3. yeah well i found 1 exactly the same on you tube and talked to the guy there, he seemed to think that maybe Fender did the early model that way due to trussrod,rosewood board being of different tolerance to the maple,to me the string tree has not been spun around because of its location,i have done a week long comparison on the Fender decal and seems legit,i just was originally wondering if youd ever seen this before..anyhow great site and thanks for the info.

  4. oh sorry mate, yes brass nut and tweed case the serial dates its as a 88 so spose im a winner!!

  5. The scallop on newer (1997-present) Japanese YJM models is the same as the US models only shallower! I own a ST-71 and ST-68-YJM I love the amber color neck which sadly my 2007 Yngwie model lacks; with it it would by far the best model.

    1. Thanks for adding this information. I’ve seen the better examples of Japanese scalloping, i.e. without the plateaux, but didn’t know when these models appeared.

    2. @gatmaniax I just dug up fuzzy old pictures of my own rosewood ’88 YJM (long gone) and indeed: no truss plug, backwards string tree! Looks like I will have to update the article…

      Enjoy the guitar. Mine sounded great, but I got tired of taking the neck off to adjust for humidity, and eventually it ran out of adjustment. Hopefully you are somewhere drier!

  6. Frederic Krohmer says: Reply

    I had one of the US 88′ models which was unfortunately stolen… Easily one of the most disappointing days of, my then, young life. I have one of the newer models now and the neck feels thinner to me. It’s been many years, I am imagining this or did the 88′ have a chunkier neck? Thanks much.

  7. There are much more Japan Malmsteen Models like the ST-68-YJM (mentioned in one of the former comments).

  8. […] versions so far of the Fender Yngwie Malmsteen Stratocaster. As covered in the article on ID’ing various Malmsteen models, the original signature series Strat is plainly different from the other two, with its 50s type […]

  9. Hi, I have an Ynwie US 1996 50th anniversary, how much do you think it cost now?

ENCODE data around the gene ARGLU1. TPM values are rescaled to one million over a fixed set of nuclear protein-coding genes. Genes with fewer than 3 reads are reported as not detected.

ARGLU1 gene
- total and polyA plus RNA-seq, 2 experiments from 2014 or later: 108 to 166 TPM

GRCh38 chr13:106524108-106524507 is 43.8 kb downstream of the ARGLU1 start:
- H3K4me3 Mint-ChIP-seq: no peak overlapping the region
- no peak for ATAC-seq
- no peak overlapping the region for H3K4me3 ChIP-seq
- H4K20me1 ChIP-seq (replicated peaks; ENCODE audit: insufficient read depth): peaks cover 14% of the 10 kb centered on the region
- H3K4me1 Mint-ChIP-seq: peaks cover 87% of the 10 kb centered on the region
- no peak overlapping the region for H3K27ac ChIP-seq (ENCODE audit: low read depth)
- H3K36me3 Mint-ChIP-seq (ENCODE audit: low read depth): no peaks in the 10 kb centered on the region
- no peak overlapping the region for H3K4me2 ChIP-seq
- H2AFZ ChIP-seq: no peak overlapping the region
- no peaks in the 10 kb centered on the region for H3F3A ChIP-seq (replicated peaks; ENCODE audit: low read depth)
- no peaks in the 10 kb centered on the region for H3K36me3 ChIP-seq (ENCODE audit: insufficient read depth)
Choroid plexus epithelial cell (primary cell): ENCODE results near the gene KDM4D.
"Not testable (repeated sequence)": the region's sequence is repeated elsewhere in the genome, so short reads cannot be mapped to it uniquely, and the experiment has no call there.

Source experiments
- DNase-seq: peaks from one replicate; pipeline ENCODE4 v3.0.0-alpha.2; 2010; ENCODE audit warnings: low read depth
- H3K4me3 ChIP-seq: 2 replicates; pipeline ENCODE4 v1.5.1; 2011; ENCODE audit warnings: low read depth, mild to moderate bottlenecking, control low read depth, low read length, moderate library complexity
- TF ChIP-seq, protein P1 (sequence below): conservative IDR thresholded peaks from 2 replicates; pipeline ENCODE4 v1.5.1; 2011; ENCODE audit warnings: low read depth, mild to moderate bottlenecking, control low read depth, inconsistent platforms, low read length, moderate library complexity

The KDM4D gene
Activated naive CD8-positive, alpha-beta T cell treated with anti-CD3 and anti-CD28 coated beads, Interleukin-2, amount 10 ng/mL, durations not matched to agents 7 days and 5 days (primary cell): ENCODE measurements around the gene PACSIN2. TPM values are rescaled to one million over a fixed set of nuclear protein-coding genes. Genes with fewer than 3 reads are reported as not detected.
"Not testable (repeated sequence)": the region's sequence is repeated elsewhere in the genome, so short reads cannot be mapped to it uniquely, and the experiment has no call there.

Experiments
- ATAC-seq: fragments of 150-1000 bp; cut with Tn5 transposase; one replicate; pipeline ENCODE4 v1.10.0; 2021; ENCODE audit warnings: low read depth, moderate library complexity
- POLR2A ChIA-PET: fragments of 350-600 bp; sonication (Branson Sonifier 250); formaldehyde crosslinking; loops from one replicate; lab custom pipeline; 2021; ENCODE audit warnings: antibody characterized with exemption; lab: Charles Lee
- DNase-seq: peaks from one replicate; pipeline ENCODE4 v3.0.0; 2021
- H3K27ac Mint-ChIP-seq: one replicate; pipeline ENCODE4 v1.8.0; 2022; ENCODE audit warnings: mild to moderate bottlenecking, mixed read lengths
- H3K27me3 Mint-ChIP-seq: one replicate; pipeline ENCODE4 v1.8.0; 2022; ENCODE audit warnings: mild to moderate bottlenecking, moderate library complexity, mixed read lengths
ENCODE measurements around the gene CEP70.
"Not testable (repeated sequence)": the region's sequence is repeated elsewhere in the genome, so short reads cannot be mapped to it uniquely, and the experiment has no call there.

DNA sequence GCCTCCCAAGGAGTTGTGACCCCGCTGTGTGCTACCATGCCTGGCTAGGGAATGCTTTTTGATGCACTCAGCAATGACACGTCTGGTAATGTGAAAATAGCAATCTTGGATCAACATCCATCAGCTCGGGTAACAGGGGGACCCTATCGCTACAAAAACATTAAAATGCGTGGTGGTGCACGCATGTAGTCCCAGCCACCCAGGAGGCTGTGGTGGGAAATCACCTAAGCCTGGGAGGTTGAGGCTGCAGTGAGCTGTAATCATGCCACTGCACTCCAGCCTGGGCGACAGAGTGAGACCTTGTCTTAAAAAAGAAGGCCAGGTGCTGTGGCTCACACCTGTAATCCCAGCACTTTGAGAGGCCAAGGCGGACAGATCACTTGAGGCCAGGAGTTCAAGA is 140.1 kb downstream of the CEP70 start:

1. As far as I know, Jay, most Strats leaving the factory in 1996 were slapped with a 50th Anniversary sticker so it’s unlikely to be a special edition commanding a premium. Given the depressed guitar market (it’s a great time to buy, not sell!) then $800 to $1,100 is the going rate, depending on color and condition. Thanks for the visit. 🙂

    2. thanks, id rather keep it then, but what if someone want to trade it for a vintage 79 fender us strat. is it a good deal?

      1. Price wise, yeah, it’s a good swap. Guitar versus guitar, though, maybe not. The 70s Strats are notorious for quality issues and generally considered a low point in US production. Depends what the mojo of vintage provenance is worth to you. Try to look it over first.

  10. […] that Yngwie strat I've got an '88 orig U.S.A. model. The Chinese also get the truss rod wrong. http://pickroar.com/187/how-to-ident…stratocasters/ …and the tremelo. http://pickroar.com/216/yngwie-malms…ld-versus-new/ It's basically just a […]

  11. Hi dear, sorry for my english but i’m italian!!!
    I have a YJMalmsteen fender strat first series (artist 1989) color candy apple red w. rosenwood neck. this guitar is a gift ( my lovely wife). But i’m not sure about the originality of this guitar. i try to speak with you:
    1st) the fender decal in the headstock is like a stickers.
    2nd) the neck plate is without “f” or “fender”or “number series” (the serial number is only in the rear of the headstock
    3rd) in the rear of the neck in not available the brown line typically used to demonstrate the presence of the truss rod.
    Can you help my.
    Thx and sorry for my “poor” english. Alessandro.

    1. Welcome, Alessandro.

      I hesitate to say too much without seeing photographs, but it is very likely your Malmsteen Strat is authentic.

      1. The first YJM series was modeled on old 1950s Strats, and they applied the Fender decal to the headstock the same crude way it was done in the early days: on top of the lacquer, with no protection! My ’89 was this way. It’s easy to damage these decals, so be careful.

      2. Almost every Yngwie Strat I’ve seen, even new on the walls of guitar stores, had plain chrome neckplates, with no F or serial number there. You may find a hand written code such as “M2” in the tremolo cavity.

      3. Again, these first YJM Strats were based on early Fenders, which had no skunk stripe on the back of the neck. Your truss rod was installed from the other side, the front of the neck, before the rosewood fretboard which now covers the route.

      From your description, everything adds up. Give that wife of yours a hug! And please don’t apologize for your English. I studied Italian at college and remember about three words.

      1. Thanks for your help man. really. and … thanks to my beloved wife for the wonderful gift. I’ve been waiting for years! god bless you
        …and sorry again for my English, very poor!!!! 😉